My Sunday was panning out to be fairly typical. I had lunch with family and then headed of for my usual “ride round the block” on my bike. I called into a shop to pick-up some milk and cat biscuits. The milk was to replace the two litres of the reduced-priced stuff I had bought a few days previously which had gone clunk the day after (don’t worry it’s presently being put to use in a loaf of bread).
I’ve found this a couple of times recently when buying reduced-priced milk (from different shops) that it has already gone ‘bad’ by the next day – I suppose the question is, why the shop is keen to sell off the stuff. I always assume it’s simply because they’ve had a fresh delivery and have failed to sell the previous stock, but it still shouldn’t go off as soon as the next day. It’s almost like there have been some handling miss-hap where it hasn’t been kept properly refrigerated at some stage.
Oh and the shop had sold out of the cat biscuits. Anyway, on with my ride.
I’d passed a couple of couples out walking, the first pair were J-walking which amused me, and the second were crossing the road in front of me; the husband across the road already when I arrived round the bend and the wife just starting to cross. My reaction was to casually ride between them. There was plenty of room, and it wasn’t like I came hurtling out of nowhere and cutting them close, but the wife had a little fright and remarked: “Jesus Christ!” which amused me. I think I’ve met the pair out walking before and had a similar instance where she blurted something out. Sometimes if I have the chance I ring my bell but either this goes unheard or it causes the people I’m dinging to dither about and get more in the way.
I recently saw a sign on a shared footpath that called for everyone (walkers and cyclists) to say hello to one another, I think in some areas (such as with mountain bikers) these cyclists get a bit of a reputation for putting people in harm’s way.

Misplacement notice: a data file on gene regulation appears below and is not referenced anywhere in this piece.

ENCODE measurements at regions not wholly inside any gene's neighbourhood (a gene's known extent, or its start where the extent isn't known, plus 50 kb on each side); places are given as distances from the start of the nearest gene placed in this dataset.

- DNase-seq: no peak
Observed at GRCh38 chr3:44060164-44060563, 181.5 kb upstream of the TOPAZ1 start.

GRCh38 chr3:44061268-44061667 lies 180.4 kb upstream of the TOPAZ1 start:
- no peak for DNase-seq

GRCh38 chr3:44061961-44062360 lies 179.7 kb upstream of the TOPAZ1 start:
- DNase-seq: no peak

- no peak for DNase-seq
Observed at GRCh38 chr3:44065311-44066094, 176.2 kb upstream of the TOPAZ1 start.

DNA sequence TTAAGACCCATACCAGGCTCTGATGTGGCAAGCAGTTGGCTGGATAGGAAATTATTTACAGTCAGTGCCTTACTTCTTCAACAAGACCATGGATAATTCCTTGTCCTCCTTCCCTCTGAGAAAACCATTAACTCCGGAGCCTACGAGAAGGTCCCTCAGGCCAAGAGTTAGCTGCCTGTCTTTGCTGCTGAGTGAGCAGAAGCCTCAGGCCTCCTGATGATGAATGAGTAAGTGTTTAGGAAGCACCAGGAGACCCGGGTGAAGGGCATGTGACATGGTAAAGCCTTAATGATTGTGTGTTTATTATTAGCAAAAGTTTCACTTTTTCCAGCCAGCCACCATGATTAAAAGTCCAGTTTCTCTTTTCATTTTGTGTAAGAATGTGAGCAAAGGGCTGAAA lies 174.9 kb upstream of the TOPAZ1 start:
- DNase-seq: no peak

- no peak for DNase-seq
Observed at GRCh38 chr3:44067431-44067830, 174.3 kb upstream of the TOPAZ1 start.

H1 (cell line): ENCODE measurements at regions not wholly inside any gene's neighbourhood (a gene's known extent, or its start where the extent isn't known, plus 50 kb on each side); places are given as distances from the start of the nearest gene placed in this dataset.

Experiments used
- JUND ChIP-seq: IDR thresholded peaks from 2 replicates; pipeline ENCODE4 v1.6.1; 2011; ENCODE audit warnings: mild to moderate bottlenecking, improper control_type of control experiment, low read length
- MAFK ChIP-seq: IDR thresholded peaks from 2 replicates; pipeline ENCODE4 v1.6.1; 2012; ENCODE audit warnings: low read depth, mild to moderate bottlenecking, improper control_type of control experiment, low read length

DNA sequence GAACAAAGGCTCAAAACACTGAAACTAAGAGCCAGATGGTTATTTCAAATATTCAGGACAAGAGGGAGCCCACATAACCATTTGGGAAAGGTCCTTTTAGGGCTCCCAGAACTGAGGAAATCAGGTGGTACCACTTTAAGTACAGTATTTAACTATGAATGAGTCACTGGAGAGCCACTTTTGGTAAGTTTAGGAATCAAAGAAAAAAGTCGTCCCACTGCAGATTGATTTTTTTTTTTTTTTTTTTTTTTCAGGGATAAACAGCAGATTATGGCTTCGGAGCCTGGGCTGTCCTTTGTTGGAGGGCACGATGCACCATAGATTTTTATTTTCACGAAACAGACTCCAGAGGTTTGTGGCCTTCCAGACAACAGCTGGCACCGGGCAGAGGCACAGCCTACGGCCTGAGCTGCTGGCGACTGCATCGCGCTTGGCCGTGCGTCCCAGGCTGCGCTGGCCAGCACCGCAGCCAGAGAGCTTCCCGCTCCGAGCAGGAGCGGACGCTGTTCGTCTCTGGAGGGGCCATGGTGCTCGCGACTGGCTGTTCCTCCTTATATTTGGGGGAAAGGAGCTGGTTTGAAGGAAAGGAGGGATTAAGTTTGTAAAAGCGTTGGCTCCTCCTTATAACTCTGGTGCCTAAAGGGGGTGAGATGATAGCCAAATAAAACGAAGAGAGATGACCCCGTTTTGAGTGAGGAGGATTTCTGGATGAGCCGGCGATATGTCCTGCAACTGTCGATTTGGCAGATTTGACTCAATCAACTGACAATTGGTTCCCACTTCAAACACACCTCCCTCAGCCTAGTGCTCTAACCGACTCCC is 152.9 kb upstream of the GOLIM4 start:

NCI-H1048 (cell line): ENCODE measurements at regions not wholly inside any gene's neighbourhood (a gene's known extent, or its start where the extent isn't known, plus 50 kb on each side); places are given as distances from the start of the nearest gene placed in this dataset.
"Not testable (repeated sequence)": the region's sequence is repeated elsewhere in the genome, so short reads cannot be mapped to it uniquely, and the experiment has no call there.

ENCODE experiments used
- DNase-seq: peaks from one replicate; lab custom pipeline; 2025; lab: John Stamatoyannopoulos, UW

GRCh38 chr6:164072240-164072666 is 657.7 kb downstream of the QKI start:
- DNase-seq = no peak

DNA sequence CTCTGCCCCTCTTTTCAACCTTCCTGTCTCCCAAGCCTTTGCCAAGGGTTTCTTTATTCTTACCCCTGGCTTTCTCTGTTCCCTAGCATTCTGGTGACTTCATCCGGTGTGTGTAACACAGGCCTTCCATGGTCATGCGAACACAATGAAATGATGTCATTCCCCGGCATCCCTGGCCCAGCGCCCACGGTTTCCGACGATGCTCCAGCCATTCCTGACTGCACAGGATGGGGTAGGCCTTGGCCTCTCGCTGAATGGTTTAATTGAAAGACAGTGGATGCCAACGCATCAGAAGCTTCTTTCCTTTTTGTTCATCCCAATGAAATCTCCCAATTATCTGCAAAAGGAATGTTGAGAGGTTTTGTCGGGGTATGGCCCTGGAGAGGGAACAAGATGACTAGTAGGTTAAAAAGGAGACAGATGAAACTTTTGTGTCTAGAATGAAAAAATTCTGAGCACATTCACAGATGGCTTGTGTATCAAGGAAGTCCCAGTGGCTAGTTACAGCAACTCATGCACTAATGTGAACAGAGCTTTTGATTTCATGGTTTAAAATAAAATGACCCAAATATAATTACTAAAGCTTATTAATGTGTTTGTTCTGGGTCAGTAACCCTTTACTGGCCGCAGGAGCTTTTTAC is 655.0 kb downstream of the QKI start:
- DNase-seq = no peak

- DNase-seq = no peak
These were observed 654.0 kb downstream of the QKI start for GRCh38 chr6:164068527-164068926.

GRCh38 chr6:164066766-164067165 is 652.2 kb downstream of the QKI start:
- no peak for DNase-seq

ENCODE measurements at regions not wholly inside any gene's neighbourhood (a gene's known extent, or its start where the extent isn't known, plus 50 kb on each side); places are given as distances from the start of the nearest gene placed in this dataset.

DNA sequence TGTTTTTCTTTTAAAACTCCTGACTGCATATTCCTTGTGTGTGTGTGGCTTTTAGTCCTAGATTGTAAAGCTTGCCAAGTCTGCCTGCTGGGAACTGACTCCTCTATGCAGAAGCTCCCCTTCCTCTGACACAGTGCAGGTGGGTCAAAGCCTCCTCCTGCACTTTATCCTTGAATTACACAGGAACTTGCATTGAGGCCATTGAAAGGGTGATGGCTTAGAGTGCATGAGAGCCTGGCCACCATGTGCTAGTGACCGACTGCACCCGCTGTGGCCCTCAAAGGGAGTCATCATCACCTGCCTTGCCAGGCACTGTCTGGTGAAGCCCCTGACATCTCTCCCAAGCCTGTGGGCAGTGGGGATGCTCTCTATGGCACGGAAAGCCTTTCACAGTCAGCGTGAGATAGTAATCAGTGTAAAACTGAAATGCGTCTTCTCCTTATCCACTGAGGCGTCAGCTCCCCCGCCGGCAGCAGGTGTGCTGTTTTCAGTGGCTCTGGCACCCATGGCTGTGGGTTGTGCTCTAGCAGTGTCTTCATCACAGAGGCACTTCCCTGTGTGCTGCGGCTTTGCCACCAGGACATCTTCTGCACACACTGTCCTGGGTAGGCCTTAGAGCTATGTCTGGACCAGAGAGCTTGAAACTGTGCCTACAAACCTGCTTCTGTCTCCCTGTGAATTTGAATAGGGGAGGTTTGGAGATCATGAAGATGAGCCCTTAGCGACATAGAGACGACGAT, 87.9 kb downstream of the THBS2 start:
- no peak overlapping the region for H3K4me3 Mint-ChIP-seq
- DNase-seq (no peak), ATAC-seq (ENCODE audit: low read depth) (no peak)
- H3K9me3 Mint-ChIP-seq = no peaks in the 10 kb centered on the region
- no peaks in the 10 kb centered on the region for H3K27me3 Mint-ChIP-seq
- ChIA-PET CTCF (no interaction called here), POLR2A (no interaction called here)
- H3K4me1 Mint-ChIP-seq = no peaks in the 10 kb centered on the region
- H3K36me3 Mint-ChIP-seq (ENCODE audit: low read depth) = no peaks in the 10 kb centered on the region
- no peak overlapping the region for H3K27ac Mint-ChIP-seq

My reaction when I encounter a “situation” is to avoid it, like, glide round, rather than slam on my brakes, ring a bell, or honk my horn (that thing rarely gets used). I also tend to give people a little wave when I pass, rather than actually say hello, which, if that goes unnoticed might give me an air of arrogance. When riding I’m usually in my own head-space and switching to “Talking Mode” is something that takes more effort than the instance allows.
Some miles later on this ride and I headed down a hill and round a bend and then I started to get slower and slower and I could hear something was caught in my back wheel. I pedalled on for a hundred yards or so (a risky thing to do in my experience because I’ve had a bit of thorny twig stuck in my mud-guard before now that rubbed on the tyre until it punctured it.) On this occasion though it was just some grit that had got trapped between the guard and the tyre and was rattling about. With that dislodged, I continued on.
Not much further on I swerved round a pot hole. It’s one I’ve encountered before and I pick one side or the other and on this occasion I chose the side closest to the kerb, but with the hole now larger and closer to said kerb, that left me little room and my back wheel clipped the edge of it. The jolt caused my pannier strap’s hook to unhook and then rehook itself round the wheel. I immediately pulled in but not before the measly strap had done one revolution round the hub and stretched itself beyond its limit of elasticity. I unwound it and tucked the strap out of the way, the pannier still hooked on my it’s two top hooks and a velcro strap (the bottom hook that was now no longer in place helps keep the pannier hunkered down on the rack (such as when going over bumps), and also stops it swinging about when leaning into bends).